Rates on short-term paper eased on Thursday after the Reserve Bank of India (RBI) decided to free up funds for the commercial banks to tide over the present liquidity crunch.
According to dealers, rates for three-month commercial paper fell to 8.7%, down by 30 bps as compared with Wednesday after the RBI eased liquidity coverage ratio norms for banks.. Following the fund crunch triggered by the crisis at infrastructure financier IL&FS at the beginning of the month, rates on short-term papers rose by more than 100 bps (basis points) with mutual funds becoming reluctant to lend to the non-banking finance companies.
To ease the situation, the central bank had been infusing liquidity through open market operations. As of September 26, banks had availed Rs. 1.88 trillion through term repos from the Reserve Bank. “The system liquidity is in ample surplus,” the central bank said.
Earlier in the day, RBI decided to allow banks to dip into their statutory liquidity ratio (SLR) reserves by another two percentage points to meet liquidity coverage ratio (LCR) norms.
The central bank said that banks could ‘carve out’ up to 15% of holdings under SLR to meet their LCR requirements compared with 13% earlier.
SLR is the proportion of funds that banks have to maintain as cash or government securities out of the total deposits that they hold.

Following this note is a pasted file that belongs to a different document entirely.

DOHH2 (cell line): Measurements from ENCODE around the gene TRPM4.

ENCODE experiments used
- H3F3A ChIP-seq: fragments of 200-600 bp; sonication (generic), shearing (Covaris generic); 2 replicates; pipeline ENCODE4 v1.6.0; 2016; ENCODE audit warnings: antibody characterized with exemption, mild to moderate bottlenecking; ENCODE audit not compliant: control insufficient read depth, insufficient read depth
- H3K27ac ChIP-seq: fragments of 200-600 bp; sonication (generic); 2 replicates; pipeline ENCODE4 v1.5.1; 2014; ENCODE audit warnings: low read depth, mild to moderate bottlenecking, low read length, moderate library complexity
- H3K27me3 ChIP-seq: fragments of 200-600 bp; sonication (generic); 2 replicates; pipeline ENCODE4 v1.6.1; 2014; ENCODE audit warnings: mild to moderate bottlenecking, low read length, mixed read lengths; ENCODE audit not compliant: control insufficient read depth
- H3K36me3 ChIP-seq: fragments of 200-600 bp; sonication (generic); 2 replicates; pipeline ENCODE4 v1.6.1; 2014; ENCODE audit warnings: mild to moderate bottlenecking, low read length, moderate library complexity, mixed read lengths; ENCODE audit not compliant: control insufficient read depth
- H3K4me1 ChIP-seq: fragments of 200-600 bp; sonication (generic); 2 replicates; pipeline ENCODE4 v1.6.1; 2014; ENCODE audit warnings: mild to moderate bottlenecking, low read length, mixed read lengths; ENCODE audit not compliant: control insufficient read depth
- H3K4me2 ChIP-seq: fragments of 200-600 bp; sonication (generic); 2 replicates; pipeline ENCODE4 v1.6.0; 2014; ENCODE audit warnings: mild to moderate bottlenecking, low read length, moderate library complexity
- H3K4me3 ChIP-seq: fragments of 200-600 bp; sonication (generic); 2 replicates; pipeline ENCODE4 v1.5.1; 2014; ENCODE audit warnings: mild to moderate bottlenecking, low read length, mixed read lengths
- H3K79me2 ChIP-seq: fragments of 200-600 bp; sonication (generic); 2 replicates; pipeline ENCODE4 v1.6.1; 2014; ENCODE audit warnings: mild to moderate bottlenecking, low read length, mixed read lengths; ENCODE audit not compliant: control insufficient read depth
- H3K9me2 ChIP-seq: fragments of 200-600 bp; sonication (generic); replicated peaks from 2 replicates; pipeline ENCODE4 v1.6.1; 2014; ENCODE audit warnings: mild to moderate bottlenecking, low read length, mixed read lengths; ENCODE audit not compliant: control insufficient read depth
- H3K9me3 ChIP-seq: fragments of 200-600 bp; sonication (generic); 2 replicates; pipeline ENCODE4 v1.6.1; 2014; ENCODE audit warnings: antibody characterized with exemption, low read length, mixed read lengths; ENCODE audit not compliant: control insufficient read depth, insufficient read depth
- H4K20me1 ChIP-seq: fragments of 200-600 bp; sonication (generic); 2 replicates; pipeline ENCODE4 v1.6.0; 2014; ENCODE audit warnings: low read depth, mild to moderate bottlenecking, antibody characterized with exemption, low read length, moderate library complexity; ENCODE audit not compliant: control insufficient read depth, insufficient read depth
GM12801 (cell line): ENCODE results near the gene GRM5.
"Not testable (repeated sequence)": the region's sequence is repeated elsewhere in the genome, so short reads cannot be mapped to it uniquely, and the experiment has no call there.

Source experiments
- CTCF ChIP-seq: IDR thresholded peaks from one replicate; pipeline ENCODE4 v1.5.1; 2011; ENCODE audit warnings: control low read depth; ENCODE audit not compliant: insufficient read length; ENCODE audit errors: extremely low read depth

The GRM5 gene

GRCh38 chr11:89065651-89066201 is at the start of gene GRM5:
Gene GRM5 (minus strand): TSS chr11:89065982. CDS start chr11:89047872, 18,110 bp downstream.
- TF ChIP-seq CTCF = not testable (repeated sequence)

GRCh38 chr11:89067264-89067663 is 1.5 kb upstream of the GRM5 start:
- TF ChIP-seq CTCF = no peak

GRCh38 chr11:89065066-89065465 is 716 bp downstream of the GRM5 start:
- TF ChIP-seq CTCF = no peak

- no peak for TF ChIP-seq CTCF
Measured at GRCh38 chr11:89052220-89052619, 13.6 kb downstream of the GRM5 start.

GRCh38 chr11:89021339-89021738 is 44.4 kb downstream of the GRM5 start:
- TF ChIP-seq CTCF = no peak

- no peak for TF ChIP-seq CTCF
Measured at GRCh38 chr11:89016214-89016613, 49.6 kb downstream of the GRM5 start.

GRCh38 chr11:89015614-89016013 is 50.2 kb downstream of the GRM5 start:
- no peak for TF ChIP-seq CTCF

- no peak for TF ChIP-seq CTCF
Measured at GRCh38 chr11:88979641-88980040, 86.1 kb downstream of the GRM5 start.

The RBI said it “stands ready to meet the durable liquidity requirements of the system through various available instruments,’ going forward.
State Bank of India’s chief economic adviser Soumya Kanti Ghosh wrote in a report that the move would inject about Rs. 2 lakh crore of assured liquidity at the repo rate. This would ensure the weighted average call money rate to be about the policy repo rate which is 6.5%.
Madhavi Arora, economist, FX & Rates, Edelweiss Securities, said the relaxation would provide immediate relief to the banking system, which had been facing tighter domestic liquidity of more than Rs. 1 lakh crore. “This should immediately ease off pressure on CD rates and consequently the CP rates,” she said.
The SBI report says RBI may raise the policy repo rate by at least 25 bps with a change in the neutral stance in the next monetary policy review scheduled in October. “We rule out a hike of 50 bps, as it may spook the market. However, there is an outside probability of change in neutral stance too, as three successive rate hikes with a neutral stance could contradict RBI message,” the report said.
RBI had hiked interest rates in the last two policy review meetings by 25 bps on each occasion.
Following a fund crunch triggered by a crisis at IL&FS, rates on short term paper rose by more than 100 bps
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